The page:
While many of us (if not most) take broadband media access for granted, this isn’t the case in the developing world. Cell phones are a common sight over most of the world, but they’re often used simply for telephone calls, since their owners are unlikely to be able to afford pricey (and escalating) data charges.
The Wikimedia Foundation, the not-for-profit that operates Wikipedia, believes this is an unfair balance of power. While many in the west can take advantage of Wikipedia to look up a quick fact or educate ourselves more in depth on pretty much any topic we can think of, this convenience is out of reach for much of the developing world.
To combat this digital divide, the Wikipedia Foundation established Wikipedia Zero in 2011, a program that partners with mobile operators to give their mobile users free-of-charge access to Wikipedia and its growing trove of 24 million articles, according to a blog post on the Knight blog.
In 2012, the Wikimedia Foundation signed Wikipedia Zero partnerships with three mobile operators, which is bringing free Wikipedia access to 230 million mobile users in 31 countries. In the countries where Wikipedia Zero has already been deployed, Wikipedia readership of local, non-English languages grew upwards of 400 percent in six months.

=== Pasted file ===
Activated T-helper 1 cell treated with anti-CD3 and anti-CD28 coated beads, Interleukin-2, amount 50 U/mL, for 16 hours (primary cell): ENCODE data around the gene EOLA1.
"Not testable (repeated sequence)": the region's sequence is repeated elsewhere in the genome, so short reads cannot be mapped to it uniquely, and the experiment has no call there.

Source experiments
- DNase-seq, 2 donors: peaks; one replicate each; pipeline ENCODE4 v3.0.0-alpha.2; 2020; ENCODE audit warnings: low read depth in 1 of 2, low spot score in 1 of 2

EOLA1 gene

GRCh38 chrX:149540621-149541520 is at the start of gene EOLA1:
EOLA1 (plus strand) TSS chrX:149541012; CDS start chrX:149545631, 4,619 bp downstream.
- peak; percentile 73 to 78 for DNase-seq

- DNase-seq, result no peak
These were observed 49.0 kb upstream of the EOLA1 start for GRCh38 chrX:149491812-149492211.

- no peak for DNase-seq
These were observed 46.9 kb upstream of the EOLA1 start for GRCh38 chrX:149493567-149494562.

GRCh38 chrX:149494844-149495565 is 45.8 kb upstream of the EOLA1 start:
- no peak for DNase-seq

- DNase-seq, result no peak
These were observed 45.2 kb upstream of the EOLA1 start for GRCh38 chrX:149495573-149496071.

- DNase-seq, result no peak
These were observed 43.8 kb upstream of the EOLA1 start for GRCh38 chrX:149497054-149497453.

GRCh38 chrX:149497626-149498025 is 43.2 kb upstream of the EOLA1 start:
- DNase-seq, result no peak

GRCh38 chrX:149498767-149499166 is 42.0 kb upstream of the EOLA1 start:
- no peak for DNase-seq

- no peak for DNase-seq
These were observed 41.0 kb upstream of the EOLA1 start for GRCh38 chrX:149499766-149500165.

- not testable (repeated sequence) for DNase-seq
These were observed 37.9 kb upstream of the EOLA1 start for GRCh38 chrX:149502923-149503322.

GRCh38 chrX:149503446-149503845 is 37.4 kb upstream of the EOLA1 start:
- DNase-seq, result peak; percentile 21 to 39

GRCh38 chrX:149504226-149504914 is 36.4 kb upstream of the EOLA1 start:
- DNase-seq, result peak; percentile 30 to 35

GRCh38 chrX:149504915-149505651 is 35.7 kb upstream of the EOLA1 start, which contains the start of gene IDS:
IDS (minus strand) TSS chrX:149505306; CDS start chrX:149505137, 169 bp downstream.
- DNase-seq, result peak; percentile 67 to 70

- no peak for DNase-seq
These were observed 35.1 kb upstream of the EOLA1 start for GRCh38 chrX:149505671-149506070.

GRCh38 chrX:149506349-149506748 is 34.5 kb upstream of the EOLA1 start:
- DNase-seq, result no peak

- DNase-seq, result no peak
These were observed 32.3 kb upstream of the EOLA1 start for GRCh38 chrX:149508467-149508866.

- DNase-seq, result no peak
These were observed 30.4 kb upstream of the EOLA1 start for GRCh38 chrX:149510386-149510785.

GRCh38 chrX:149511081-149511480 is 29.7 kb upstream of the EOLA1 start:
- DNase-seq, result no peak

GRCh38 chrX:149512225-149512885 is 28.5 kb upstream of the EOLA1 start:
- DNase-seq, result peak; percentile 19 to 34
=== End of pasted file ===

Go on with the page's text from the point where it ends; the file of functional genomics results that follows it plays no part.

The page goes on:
The philanthropic organization, the John S. & James L. Knight Foundation has announced that Wikipedia Zero is a winner of the Knight News Challenge grant, designed to accelerate media innovation by funding breakthrough ideas in news and information, and a series of exciting new developments is on the horizon.
The Challenge funds will assist Wikipedia Zero in speeding the development of the software that lets a simple feature phone – which many (if not most) people in developing nations possess – connect easily to Wikipedia’s mobile site, augmenting the development of the engineering that, on Wikipedia, makes hundreds of native languages readable from mobile devices.
This pioneers a program to give mobile users USSD & SMS access to Wikipedia, said the organization.
Edited by Braden Becker